This is a game that involves odd and even numbers, guessing, and counting in Spanish. It is called Pares o nones (evens or odds) or Par o impar. The phrase pares o nones is most often used in gambling. I teach número impar for odd number.
To play, give each child about 12 small objects in a bag or cup. Beans work well, but you can use anything that a child can easily hold in her fist.
The children sit in a circle. Every other child takes a few of the beans in a closed fist and holds her hand out to the child on her right. In Spanish she asks ¿Par o impar? (even or odd). The second child guesses par if she thinks it is an even number and impar if she thinks it is an odd number. The children can guess with the single Spanish words, or you can teach the Spanish sentences Creo que es un número par (I think it is an even number) and Creo que es un número impar (I think it is an odd number).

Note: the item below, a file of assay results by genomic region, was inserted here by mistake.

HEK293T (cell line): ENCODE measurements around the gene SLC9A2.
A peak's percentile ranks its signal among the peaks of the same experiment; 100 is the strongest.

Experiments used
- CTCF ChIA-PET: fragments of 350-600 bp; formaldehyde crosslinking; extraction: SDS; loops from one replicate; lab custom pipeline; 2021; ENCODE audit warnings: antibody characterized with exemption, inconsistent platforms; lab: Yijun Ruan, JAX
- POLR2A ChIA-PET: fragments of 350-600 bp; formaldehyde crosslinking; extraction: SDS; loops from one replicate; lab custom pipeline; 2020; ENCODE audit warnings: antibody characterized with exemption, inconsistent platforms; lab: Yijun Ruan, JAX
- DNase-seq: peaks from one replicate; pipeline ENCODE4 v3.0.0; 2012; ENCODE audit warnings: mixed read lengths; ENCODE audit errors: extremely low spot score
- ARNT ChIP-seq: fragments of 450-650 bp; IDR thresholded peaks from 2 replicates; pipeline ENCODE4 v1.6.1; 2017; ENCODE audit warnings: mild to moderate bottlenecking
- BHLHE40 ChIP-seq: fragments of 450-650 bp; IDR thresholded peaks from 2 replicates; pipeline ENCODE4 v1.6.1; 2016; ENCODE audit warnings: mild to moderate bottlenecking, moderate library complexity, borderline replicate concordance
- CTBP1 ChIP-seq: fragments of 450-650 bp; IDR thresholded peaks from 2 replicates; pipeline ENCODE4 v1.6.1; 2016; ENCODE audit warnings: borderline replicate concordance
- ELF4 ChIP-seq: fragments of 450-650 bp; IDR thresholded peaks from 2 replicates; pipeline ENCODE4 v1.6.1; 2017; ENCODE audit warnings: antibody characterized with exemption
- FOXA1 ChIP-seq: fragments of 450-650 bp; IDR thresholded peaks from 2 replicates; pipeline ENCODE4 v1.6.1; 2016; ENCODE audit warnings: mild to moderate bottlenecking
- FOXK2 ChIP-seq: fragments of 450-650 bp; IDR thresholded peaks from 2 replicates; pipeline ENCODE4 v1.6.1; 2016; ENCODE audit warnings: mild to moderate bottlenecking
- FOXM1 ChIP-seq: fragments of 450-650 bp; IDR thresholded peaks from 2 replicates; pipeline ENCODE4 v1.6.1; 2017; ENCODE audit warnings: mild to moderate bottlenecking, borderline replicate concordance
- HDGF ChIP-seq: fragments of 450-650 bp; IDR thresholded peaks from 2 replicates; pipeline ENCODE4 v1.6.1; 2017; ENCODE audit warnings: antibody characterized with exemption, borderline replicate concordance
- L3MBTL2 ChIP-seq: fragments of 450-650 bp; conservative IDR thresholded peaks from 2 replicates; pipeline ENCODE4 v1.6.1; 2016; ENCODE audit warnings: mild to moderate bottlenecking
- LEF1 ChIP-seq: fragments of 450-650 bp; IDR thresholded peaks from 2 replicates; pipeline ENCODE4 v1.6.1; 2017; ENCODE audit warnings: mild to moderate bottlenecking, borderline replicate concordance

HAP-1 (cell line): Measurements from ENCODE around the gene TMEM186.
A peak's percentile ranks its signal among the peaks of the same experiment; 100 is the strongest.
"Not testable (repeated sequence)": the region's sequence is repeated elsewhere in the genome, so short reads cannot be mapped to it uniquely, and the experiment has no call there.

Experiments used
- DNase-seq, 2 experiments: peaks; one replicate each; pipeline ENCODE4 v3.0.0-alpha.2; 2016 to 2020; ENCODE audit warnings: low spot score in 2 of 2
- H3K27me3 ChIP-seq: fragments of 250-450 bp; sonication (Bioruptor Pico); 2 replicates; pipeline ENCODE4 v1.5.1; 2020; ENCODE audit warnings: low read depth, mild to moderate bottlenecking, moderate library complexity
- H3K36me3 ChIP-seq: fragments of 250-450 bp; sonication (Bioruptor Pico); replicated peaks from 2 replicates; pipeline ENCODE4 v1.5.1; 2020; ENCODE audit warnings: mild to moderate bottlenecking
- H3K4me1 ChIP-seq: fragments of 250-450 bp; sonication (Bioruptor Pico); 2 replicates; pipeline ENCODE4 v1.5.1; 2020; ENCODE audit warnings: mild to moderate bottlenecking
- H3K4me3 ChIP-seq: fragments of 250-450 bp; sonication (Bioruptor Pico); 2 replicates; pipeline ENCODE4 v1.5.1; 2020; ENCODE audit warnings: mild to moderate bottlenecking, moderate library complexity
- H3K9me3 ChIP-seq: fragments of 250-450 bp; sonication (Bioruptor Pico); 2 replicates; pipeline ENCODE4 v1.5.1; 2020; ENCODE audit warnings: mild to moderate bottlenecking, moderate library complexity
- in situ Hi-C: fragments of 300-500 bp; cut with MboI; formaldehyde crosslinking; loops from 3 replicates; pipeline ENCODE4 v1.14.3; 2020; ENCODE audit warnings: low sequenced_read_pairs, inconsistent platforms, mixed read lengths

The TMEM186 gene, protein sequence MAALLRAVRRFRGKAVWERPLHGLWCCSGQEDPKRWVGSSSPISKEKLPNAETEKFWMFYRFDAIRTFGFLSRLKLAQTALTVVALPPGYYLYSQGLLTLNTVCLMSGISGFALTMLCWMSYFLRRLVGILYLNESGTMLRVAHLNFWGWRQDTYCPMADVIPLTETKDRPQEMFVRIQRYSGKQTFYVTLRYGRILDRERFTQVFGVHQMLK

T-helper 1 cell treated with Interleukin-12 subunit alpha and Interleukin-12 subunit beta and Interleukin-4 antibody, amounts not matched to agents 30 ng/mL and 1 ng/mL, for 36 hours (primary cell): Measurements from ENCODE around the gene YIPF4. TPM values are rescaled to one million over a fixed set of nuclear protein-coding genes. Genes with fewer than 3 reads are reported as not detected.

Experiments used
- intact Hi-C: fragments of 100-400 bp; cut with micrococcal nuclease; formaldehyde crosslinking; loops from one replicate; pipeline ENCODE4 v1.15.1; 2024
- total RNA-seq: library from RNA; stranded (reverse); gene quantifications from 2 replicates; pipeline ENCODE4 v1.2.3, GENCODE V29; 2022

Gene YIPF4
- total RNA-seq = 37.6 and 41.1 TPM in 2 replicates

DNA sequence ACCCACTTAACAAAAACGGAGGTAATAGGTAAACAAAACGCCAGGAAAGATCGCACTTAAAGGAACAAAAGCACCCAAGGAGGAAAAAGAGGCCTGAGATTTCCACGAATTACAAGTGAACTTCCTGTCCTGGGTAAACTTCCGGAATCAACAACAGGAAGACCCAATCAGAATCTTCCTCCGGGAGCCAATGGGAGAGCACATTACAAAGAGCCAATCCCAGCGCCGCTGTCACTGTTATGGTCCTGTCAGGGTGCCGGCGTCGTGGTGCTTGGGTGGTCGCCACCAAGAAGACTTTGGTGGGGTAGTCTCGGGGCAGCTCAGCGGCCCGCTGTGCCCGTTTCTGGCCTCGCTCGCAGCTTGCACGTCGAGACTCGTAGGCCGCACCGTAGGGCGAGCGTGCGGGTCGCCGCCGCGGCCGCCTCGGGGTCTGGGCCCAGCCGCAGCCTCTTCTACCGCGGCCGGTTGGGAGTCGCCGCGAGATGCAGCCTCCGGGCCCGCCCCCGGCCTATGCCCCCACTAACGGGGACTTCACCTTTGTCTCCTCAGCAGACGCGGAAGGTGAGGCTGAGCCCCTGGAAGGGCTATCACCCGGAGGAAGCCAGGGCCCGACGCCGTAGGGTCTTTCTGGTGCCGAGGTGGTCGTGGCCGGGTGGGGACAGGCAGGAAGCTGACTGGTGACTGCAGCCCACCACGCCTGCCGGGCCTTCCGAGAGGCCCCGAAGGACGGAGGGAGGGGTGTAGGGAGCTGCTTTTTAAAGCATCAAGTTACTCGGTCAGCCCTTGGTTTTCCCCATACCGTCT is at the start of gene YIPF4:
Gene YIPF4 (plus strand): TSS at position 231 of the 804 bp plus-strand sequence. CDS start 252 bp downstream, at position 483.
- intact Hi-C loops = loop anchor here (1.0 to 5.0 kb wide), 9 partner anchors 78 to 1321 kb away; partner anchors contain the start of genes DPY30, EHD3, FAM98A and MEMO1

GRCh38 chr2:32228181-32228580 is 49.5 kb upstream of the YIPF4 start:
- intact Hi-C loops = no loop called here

The first child opens her fist and counts aloud in Spanish the number of beans. If the second player has guessed correctly, she gets those beans. If she has guessed incorrectly, she counts out, in Spanish, the same number of beans from her bag and gives them to the first player.
The player who was guessing then takes a few beans and holds them out the player on her right and play continues around the circle in pairs. If the group is large, as the players run out of beans, you can give them new beans to start a new circle. The winner is the child who finally has all of the beans from the first circle.
These are some Spanish sentences you might use as you play this game:
¿Cuántos hay? Hay cinco. – How many are there? There are five.
El dos es un número par. – Two is an even number.
El siete es un número impar. – Seven is an odd number.
Cúentalos. – Count them.
Dame cuatro por favor. – Give me four please.